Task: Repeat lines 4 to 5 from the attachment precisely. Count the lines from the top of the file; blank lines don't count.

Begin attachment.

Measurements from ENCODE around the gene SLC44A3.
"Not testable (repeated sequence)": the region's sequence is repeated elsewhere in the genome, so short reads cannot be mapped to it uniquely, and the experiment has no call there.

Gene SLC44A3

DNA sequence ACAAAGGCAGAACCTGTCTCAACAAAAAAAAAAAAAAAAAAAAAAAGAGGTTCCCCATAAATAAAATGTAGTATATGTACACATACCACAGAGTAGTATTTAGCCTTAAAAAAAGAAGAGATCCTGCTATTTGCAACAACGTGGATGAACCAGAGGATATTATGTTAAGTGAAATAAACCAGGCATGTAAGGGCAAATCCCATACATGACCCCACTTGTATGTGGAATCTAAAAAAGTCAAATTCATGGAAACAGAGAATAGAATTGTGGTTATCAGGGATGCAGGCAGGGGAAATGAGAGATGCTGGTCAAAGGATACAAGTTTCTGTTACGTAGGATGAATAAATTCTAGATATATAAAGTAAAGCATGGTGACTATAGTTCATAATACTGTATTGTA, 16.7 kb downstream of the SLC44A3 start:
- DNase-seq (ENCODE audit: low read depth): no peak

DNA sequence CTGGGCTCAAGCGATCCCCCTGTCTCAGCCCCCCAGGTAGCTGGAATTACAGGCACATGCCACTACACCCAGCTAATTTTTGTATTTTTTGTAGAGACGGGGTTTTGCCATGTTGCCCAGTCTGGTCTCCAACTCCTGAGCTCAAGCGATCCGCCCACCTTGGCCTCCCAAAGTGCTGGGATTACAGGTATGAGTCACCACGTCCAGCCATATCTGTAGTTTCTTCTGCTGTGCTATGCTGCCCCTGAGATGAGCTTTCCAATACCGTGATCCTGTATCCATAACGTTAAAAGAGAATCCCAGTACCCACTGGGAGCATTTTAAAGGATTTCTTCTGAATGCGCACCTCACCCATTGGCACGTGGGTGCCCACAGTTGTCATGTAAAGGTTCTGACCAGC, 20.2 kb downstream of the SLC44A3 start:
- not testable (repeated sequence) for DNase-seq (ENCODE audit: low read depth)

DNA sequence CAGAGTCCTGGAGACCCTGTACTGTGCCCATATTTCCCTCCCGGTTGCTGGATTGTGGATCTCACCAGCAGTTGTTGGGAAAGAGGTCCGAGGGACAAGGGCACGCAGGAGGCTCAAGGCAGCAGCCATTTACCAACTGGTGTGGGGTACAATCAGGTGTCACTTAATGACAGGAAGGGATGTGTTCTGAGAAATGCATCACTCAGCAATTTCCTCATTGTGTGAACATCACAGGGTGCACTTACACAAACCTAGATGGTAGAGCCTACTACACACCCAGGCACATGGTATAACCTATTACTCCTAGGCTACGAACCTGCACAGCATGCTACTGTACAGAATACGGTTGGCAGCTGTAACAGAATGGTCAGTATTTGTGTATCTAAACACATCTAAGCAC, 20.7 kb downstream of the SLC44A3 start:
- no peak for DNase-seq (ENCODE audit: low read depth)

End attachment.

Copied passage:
DNA sequence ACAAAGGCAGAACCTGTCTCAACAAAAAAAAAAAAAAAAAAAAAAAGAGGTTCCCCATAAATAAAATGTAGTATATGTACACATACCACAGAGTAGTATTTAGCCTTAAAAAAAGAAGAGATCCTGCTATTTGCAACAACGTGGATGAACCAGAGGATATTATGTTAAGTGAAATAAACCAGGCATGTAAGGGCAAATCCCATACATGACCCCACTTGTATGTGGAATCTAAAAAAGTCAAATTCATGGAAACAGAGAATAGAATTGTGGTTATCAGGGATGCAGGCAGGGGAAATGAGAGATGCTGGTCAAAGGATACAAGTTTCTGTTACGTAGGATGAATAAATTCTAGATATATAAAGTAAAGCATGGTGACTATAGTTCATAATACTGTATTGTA, 16.7 kb downstream of the SLC44A3 start:
- DNase-seq (ENCODE audit: low read depth): no peak